Elections, Transparency, & AccountabilityBy Brian Darling, The Heritage FoundationBackgrounder, 01/06/2011
The filibuster in the U.S. Senate protects the rights of Senators to debate and amend legislation, thereby protecting the interest of the American people. The filibuster actually realizes the Founders’ intent that the Senate slow the legislative process “to ensure due deliberation and inquiry” before passing a bill. Current efforts to limit the filibuster to expedite the legislative process are misguided. One of the problems causing the expansion of the use of the filibuster are the actions by Senate Majority Leaders to limit debate and block other Senators from offering any amendments to select bills during Senate floor debates. The Senate would be better served by ending the Senate Majority Leader’s power to limit amendments and debate.
The Constitution/Civil LibertiesBy Matthew Spalding, The Heritage FoundationFirst Principles, 01/06/2011
At the start of each new Congress, all Members beginning a new term of office (the entire House of Representative and one-third of the Senate) take an oath to support and defend the Constitution of the United States. In doing so, the Members of Congress perform an act that harkens back to the country’s founding and its first principles. As it applies to Members of Congress, the “Oaths Clause” plays an important role by obliging them to observe the limits of their authority and act in accordance with the powers delegated to them by the Constitution. The oath also serves as a solemn reminder that the duty to uphold the Constitution is not the exclusive or final responsibility of the Judiciary but is shared by Congress and the President (per Article II, Section 1) as co-equal branches of the United States government.
National SecurityBy Dean Cheng, The Heritage FoundationWebMemo, 01/06/2011
As Secretary of Defense Robert Gates prepares to go to China and President Obama prepares to host Chinese leader Hu Jintao, it is important that they recognize that the Chinese leadership has an increasingly capable military at its disposal. Worse, the factors shaping that military remain opaque.
Budget & TaxationBy J.D. Foster, The Heritage FoundationWebMemo, 01/06/2011
VAT proponents who seek massive new sources of revenue—whether in the short run to pay for President Obama’s spending surge or to address the nation’s unsustainable long-term fiscal imbalance—sometimes misapply arguments that have some validity in the context of a revenue-neutral tax reform. A good example is the argument that a VAT would increase private saving. However, as an add-on tax, the VAT would not improve saving incentives as some suggest but would instead hammer private savings for an extended period as individuals and families slash their saving rates to sustain current consumption in light of the VAT’s higher prices.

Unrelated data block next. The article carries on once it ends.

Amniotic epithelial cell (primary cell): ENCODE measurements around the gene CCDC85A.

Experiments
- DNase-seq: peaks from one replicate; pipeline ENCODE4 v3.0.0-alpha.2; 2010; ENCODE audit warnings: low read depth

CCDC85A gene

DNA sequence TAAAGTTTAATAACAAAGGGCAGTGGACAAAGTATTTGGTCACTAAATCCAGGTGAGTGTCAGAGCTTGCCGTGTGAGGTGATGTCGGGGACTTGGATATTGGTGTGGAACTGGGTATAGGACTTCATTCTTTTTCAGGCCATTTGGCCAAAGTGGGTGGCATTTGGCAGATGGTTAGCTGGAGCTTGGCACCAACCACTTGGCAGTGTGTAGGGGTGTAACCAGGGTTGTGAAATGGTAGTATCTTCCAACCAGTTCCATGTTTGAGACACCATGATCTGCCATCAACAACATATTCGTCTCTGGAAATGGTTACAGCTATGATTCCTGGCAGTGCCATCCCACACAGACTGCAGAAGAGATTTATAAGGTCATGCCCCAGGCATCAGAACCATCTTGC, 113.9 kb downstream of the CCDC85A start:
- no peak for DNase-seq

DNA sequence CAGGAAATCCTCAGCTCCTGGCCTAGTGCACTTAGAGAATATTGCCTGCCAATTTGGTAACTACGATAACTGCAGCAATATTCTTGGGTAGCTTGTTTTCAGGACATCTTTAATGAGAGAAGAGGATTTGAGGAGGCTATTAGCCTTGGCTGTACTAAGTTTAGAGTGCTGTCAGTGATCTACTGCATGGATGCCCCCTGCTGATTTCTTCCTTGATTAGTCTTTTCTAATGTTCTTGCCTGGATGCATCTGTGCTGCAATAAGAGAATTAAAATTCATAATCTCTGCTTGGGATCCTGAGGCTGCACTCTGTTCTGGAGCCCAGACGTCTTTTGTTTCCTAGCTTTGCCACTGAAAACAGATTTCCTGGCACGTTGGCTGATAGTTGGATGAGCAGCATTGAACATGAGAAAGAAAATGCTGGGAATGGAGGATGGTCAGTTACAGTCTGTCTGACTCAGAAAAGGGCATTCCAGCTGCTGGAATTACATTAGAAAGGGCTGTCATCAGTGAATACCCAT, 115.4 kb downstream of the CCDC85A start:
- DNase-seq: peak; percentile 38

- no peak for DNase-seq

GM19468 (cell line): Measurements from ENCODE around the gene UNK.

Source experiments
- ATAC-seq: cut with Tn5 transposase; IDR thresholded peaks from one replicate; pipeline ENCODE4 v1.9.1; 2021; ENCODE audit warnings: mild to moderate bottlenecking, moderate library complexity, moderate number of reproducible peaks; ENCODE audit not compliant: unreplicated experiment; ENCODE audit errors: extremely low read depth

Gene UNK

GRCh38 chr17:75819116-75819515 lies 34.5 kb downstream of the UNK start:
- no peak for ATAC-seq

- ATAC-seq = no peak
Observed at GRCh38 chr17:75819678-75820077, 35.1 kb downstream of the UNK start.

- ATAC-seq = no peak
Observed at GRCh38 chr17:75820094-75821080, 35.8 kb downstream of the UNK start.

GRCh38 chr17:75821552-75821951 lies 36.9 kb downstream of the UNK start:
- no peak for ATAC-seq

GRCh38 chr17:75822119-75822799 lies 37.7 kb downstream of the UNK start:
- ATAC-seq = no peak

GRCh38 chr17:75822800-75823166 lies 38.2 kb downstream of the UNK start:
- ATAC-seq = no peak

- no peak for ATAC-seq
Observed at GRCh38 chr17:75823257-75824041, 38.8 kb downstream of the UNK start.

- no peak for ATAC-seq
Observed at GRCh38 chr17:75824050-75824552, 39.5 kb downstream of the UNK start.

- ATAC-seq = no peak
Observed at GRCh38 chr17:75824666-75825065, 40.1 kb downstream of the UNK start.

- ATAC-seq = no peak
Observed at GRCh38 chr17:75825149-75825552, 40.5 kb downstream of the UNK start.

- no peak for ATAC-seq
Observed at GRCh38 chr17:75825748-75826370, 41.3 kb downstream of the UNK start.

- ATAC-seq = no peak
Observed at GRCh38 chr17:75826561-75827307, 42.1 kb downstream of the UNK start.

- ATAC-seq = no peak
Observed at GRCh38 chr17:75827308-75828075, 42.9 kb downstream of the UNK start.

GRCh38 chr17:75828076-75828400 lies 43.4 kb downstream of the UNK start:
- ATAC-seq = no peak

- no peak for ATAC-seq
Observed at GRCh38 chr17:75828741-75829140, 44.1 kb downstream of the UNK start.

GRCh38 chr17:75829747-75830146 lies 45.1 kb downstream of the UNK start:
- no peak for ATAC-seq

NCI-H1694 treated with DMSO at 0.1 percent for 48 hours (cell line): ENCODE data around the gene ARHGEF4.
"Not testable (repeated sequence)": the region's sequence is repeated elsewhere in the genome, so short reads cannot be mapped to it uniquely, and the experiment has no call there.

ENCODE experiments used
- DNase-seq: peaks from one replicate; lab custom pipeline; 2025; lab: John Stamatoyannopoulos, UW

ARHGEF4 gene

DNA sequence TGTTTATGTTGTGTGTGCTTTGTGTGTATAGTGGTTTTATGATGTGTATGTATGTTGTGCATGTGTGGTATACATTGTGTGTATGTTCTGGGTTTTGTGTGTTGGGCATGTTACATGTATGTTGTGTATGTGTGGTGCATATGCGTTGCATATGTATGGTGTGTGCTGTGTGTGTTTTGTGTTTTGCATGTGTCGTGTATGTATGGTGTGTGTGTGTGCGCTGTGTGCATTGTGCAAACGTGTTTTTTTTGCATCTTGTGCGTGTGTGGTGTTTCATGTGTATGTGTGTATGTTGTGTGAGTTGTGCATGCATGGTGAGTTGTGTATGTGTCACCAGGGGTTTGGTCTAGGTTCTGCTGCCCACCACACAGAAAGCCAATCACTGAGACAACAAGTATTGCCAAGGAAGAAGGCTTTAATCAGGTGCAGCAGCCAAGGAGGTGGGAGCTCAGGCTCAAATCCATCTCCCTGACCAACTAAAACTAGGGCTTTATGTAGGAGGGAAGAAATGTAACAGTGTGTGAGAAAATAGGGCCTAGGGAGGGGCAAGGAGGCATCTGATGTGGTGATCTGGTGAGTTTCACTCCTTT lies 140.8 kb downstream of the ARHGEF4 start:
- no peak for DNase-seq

ImmigrationBy Jena Baker McNeill, The Heritage FoundationWebMemo, 01/06/2011
Now that Congress has rejected the “amnesty” strategy once again, it is time for the Administration to put this unrealistic approach aside once and for all and begin a serious, practical, and honest approach to fixing America’s broken borders and flawed immigration system. Pushing the issue off on the next generation or using immigration as a tool to win votes through amnesty is not only irresponsible but wrong in terms of national security, the rule of law, and economic prosperity.
Budget & TaxationBy Curtis Dubay, The Heritage FoundationBackgrounder, 01/06/2011
In the context of unprecedented U.S. budget deficits, some proponents of the value-added tax (VAT) are calling for the U.S. to levy a VAT to close the federal deficit. They are seriously mistaken. While a VAT has some advantages to the current U.S. tax code, adding the VAT to current federal taxes—as proponents propose—would realize none of these benefits and would instead depress the economy. The real cause of the massive federal deficit is Congress’s overspending, not a lack of taxation.
National SecurityBy Lisa Curtis, James Phillips, The Heritage FoundationWebMemo, 01/06/2011
The White House review on Afghanistan released Thursday demonstrates that the 30,000 additional U.S. troops deployed to Afghanistan this year are beginning to make a difference in the direction of the war. In order to build on these tentative gains, the Administration should take a stronger leadership role in driving political reconciliation inside Afghanistan, intensify efforts to work with Pakistan in denying Taliban sanctuary on its side of the border, and refrain from discussing troop deadlines, which undermines the overall strategy.